Sushi has been integral to the dissemination of exceptional food in Los Angeles. Ventura Blvd likely houses more sushi parlors per block than any piece of real estate worldwide. The San Fernando Valley, where Ventura Blvd covers a wide stretch from East to West, does not have an immense Japanese population living there. But it does have the highest concentration of sushi bars anywhere. There is the sushi restaurant where the waiters tap dance as they serve you newfangled rolls. All you can eat sushi bars make their presence known. Even the purported creator of the California roll (a concoction of snow crab, avocado, and rice wrapped into nori and cut into bite-size pieces) makes its home on the Blvd. Sushi, namely fresh fish, can be a health food pointing towards our collective fascination with the once exotic though now more commonplace association with raw fish. One need only go back to the 1970s and Little Tokyo’s Tokyo Kaikan to notice the humble beginnings of sushi restaurants in LA.

The Sushi Despot…His way or the Higway, what did think this was burger king?

January 24, 2009

A famously strict sushi bar which seems to be a rite of passage for studio execs and TV stars is firmly situated in a non-descript mini-mall. Chef and owner Kazunori Nozawa of the eponymous Sushi Nozawa on Ventura Blvd, near Universal Studios, in Studio City has been serving up sushi his way or the highway since the 1980s. Many now successful sushi chefs are acolytes of Nozawa’s now almost patented “Chef’s Choice: Trust Me” sytle of sushi. Urban legend goes that Nozawa will throw you out on your bum if you so as happen to mention a predilection for California or spicy tuna rolls. Some sashimi (almost always baby tuna), nigiri-zushi, and some simple rolls such as his to-die-for blue crab hand rolls are served up here. There is no tempura nor other cooked foods here. You’d be hard pressed to find a bowl of miso soup. A cartoonist of The Simpson’s even has a piece of cell animation depicting a traditional sushi chef (possibly Nozawa himself?) admonishing Homer for reaching over the counter and snatching a whole fish. The décor at Sushi Nozawa can be summed up as pedestrian at best. One conjures up images of a cheap Americanized Chinese takeout joint, not the epitome of fresh sushi where the bill can run upwards of a C-note person with a beer or two.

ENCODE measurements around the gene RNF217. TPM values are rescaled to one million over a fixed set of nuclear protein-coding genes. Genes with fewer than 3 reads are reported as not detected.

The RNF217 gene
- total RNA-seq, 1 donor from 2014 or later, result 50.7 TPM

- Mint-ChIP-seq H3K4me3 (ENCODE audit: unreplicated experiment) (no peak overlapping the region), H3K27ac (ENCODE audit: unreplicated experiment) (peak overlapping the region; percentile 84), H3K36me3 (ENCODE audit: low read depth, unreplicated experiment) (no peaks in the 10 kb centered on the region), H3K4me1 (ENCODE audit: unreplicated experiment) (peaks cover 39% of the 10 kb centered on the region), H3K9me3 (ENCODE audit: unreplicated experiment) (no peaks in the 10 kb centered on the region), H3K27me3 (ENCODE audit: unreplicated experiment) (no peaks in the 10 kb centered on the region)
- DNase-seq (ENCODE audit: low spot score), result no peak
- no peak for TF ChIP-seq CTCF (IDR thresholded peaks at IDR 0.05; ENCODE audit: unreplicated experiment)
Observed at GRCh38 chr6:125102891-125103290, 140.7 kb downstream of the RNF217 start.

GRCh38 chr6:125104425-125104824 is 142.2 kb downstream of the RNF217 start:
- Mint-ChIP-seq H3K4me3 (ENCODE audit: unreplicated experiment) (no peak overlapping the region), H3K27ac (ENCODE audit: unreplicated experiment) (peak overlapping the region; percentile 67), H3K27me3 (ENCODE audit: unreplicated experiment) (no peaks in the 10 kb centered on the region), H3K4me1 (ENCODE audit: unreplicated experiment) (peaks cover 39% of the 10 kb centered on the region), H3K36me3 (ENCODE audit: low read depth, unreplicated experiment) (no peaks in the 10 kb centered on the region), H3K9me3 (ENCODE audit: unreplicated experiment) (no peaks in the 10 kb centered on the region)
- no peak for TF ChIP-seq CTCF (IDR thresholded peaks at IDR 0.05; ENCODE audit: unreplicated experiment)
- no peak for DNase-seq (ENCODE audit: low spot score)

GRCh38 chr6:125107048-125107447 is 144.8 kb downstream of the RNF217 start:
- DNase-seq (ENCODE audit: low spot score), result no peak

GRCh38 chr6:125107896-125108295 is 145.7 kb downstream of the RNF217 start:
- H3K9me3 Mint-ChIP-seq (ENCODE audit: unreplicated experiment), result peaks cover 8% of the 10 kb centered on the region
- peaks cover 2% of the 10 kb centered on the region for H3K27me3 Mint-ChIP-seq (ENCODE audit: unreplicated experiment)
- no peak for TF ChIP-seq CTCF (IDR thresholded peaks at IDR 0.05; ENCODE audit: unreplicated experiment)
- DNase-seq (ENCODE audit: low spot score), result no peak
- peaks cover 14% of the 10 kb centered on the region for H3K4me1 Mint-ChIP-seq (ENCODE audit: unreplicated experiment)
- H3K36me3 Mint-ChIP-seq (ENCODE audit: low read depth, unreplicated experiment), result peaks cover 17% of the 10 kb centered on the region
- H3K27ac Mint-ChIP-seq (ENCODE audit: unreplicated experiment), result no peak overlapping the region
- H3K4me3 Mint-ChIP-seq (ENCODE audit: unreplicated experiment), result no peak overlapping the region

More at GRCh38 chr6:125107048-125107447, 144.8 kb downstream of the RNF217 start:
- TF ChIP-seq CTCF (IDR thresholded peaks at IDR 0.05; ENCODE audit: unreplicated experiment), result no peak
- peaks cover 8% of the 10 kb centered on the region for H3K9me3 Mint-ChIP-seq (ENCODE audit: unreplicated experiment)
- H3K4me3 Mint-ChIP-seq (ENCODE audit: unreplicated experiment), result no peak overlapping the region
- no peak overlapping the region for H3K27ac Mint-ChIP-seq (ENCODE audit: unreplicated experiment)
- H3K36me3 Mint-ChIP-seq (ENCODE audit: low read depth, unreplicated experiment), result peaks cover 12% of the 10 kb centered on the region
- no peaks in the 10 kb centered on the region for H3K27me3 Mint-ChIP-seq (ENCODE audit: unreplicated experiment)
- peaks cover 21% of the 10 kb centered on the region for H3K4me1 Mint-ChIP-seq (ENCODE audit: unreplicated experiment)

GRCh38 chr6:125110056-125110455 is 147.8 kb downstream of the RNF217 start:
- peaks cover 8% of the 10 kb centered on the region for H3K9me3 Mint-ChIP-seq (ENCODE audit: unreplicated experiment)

What you’ll get here is tuna over rice along with yellowtail, red snapper, scallop, shrimp, halibut, albacore, and maybe a hand roll or two from a monkfish liver roll to the famous blue crab one. All are of the utmost freshness from a chef obsessed with scouring the local fish market downtown for the only the freshest in the early morning hours. Sometimes he will allow you a couple extras that you can specifically ask for once he has finished his set omakase (literally translated as to entrust or to protect, more readily identified as chef’s choice). Sometimes there can be an arduous wait while at other times a seat opens up quickly. As a side note, Sushi Nozawa closes on the weekends. Nozawa has a pressing golf game to attend to on those days so you’ll have to make do until the business week commences anew.